The most dramatic party differences followed the court's decision regarding the Florida vote recount that effectively ended the presidential election in 2000 and allowed Bush to become president.
In June 2000, Gallup found only minor differences between Republicans' and Democrats' level of confidence in the court. But, by December, after the court decision that gave Bush the presidency, there was a 27-point difference, with 67% of Republicans expressing confidence in the Supreme Court while only 40% of Democrats did the same. These differences settled down slightly by June 2001. That poll found 61% of Republicans and 46% of Democrats saying they were confident in the court.
Over the past two years, the partisan gap that emerged after the 2000 election has gradually diminished, and today Republicans are only slightly more likely than Democrats to have confidence in the Supreme Court.
The current poll finds that self-described conservatives, moderates, and liberals are roughly even in their overall confidence in the Supreme Court. Since the 2000 presidential election, liberals have shown only modest variations in confidence ratings, while confidence among conservatives has declined steadily. Conservatives' ratings of the court now are at roughly the same levels they were in June 1999 and June 2000.
In 1998, Gallup found that at least half of conservatives (50%) and moderates (54%) expressed confidence in the Supreme Court, while 45% of liberals felt this way. In June 1999 and June 2000, confidence among conservatives dropped to 43%, while moderates and liberals continued to rate the court roughly the same way as they did in 1998.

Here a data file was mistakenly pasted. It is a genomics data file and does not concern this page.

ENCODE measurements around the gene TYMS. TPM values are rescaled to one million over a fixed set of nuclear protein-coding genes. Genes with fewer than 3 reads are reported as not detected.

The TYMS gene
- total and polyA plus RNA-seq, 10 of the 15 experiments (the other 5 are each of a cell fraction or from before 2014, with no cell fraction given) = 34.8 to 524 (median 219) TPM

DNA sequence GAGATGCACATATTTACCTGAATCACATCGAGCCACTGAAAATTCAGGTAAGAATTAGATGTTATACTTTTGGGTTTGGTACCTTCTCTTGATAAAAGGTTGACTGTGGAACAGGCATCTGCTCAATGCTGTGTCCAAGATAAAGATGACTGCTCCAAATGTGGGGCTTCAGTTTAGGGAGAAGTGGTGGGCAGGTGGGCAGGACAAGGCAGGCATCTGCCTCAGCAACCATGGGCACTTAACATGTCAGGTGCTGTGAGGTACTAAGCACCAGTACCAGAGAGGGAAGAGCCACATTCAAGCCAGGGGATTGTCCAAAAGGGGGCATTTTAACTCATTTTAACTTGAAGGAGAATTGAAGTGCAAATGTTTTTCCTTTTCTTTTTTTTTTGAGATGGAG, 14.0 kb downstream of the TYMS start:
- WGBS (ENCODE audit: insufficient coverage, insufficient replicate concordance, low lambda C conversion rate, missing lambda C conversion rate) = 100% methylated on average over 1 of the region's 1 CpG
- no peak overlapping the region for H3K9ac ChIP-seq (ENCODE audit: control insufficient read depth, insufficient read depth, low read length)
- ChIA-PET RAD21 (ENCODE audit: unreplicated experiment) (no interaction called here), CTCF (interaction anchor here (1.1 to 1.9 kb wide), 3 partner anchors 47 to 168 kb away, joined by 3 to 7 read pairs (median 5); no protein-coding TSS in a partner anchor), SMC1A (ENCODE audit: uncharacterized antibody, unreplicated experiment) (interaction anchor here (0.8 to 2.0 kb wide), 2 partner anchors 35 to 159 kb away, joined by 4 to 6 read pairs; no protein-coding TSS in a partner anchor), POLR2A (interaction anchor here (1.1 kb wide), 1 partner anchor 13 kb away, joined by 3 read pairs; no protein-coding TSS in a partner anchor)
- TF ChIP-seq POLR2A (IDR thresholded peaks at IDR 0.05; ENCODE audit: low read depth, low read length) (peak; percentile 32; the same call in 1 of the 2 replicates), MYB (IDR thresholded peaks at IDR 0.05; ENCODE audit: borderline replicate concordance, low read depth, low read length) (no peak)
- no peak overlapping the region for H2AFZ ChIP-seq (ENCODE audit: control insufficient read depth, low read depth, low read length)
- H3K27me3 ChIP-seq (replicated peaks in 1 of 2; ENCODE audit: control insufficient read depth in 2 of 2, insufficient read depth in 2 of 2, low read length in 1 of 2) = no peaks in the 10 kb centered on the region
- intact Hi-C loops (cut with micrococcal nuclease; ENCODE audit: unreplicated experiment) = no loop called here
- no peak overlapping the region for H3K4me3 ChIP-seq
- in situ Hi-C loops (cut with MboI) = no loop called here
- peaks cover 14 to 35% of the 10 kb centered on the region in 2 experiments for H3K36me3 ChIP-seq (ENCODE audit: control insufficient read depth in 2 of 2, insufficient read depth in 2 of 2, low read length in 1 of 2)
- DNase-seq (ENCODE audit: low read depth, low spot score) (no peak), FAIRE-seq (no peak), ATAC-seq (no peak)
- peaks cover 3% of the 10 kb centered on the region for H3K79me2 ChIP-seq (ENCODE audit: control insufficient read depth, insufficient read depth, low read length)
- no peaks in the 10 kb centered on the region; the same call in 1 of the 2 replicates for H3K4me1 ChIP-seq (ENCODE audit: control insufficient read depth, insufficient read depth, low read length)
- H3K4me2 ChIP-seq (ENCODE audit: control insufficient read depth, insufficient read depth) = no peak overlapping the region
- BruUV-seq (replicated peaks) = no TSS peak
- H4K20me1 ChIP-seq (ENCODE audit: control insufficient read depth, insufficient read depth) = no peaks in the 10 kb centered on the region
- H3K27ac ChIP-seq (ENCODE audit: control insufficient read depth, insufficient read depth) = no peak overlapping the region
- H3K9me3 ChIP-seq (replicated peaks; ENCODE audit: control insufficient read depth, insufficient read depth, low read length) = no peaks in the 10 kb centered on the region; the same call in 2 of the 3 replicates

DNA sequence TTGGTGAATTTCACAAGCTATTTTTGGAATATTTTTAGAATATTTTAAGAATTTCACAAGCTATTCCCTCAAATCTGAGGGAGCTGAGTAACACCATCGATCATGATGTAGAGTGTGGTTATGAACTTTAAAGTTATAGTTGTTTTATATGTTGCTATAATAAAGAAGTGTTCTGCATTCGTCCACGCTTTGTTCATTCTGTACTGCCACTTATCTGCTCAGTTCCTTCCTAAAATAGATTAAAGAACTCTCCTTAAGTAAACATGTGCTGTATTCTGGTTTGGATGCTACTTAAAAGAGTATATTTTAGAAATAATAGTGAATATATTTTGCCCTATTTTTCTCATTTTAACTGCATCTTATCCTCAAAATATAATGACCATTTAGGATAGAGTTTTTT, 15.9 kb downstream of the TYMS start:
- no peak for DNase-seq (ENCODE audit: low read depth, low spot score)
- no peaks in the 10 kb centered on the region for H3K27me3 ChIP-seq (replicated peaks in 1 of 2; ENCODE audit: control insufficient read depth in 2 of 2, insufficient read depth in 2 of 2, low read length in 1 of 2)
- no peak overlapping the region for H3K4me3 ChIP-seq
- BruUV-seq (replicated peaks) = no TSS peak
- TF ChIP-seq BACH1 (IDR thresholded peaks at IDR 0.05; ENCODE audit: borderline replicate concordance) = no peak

After the court's ruling in the 2000 presidential election, confidence among conservatives surged to 58%, but decreased slightly among moderates and liberals. Over the next two years, conservatives became less likely to say they were confident, but at least half still expressed confidence.
Gallup's 2004 survey, the first conducted after the court's controversial ruling on homosexual relations in June 2003, found that ratings among conservatives dropped to 44%, and were now at roughly the same level as liberals (43%). A slight majority of moderates, 53%, said they were confident in the court last year. This year, views among conservatives and liberals remained unchanged, but dropped 12 points among moderates.
The public's current confidence rating in the U.S. Supreme Court is among the lowest that Gallup has found historically. Republicans and Democrats currently show only modest differences in their views of the court -- a much different picture from what Gallup found after the 2000 election controversy when Republicans were much more likely than Democrats to express confidence. Conservatives, moderates, and liberals have roughly the same level of confidence in the court, but since 2000, ratings of the court among conservatives have dropped significantly.
*Results are based on telephone interviews with 1,004 national adults, aged 18 and older, conducted May 23-26, 2005. For results based on the total sample of national adults, one can say with 95% confidence that the margin of sampling error is ±3 percentage points. In addition to sampling error, question wording and practical difficulties in conducting surveys can introduce error or bias into the findings of public opinion polls.